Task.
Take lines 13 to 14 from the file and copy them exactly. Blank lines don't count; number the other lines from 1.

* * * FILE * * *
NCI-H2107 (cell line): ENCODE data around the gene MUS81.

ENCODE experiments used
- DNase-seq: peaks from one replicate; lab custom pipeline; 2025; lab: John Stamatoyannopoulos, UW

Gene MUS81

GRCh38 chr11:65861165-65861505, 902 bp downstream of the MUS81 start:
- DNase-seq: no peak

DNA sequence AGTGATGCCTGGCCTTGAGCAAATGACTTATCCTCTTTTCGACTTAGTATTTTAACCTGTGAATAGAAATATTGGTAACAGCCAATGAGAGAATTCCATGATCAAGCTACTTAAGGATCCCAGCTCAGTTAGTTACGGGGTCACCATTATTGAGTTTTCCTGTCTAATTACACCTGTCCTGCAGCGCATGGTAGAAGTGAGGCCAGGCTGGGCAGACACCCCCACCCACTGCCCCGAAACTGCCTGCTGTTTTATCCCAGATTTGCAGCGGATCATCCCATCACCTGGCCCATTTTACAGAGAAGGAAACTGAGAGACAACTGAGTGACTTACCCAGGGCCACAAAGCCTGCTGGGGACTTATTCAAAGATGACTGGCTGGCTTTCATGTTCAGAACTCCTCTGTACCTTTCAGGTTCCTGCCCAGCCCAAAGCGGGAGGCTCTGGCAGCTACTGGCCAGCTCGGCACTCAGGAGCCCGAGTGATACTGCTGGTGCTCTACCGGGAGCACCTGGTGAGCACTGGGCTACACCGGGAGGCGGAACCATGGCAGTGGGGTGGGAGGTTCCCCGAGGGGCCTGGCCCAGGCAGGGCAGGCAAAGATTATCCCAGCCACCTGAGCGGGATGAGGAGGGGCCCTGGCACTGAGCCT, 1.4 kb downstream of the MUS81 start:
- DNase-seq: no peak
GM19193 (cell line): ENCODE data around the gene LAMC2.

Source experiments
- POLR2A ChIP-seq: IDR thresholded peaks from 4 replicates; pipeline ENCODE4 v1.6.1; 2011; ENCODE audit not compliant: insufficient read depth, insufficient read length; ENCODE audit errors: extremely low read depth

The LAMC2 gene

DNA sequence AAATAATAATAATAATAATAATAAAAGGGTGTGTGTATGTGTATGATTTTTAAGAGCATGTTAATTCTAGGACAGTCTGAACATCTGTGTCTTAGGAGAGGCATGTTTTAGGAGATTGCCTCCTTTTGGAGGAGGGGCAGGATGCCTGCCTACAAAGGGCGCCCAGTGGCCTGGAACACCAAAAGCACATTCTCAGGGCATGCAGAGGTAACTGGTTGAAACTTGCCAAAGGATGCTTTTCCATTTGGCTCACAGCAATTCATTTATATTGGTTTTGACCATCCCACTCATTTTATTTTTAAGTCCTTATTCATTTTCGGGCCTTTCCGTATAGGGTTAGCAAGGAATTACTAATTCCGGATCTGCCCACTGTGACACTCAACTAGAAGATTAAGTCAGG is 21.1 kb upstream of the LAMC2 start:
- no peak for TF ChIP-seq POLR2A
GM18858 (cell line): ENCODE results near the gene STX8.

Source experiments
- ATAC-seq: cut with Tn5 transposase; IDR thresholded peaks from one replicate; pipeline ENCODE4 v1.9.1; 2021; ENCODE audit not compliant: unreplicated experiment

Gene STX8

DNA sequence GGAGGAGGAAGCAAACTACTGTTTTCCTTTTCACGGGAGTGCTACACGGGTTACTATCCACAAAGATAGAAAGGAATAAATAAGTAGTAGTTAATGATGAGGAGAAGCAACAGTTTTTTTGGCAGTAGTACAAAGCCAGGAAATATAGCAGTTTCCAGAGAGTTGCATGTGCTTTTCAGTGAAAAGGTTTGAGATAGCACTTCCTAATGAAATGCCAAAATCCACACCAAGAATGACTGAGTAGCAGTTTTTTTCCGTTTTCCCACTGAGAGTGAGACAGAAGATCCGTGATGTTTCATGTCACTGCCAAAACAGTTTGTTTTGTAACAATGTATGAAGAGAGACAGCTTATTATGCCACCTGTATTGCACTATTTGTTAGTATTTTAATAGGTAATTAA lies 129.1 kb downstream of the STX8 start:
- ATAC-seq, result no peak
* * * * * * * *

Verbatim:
DNA sequence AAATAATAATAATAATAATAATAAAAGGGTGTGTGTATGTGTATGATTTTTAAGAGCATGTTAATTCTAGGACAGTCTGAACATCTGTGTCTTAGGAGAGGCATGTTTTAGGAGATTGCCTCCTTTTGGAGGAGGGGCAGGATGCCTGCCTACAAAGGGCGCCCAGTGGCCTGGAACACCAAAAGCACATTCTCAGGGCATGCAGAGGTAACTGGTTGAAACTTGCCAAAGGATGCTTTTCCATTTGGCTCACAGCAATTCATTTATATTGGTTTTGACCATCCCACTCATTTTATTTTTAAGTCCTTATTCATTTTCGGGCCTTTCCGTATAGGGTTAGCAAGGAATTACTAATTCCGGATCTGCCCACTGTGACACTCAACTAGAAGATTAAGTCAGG is 21.1 kb upstream of the LAMC2 start:
- no peak for TF ChIP-seq POLR2A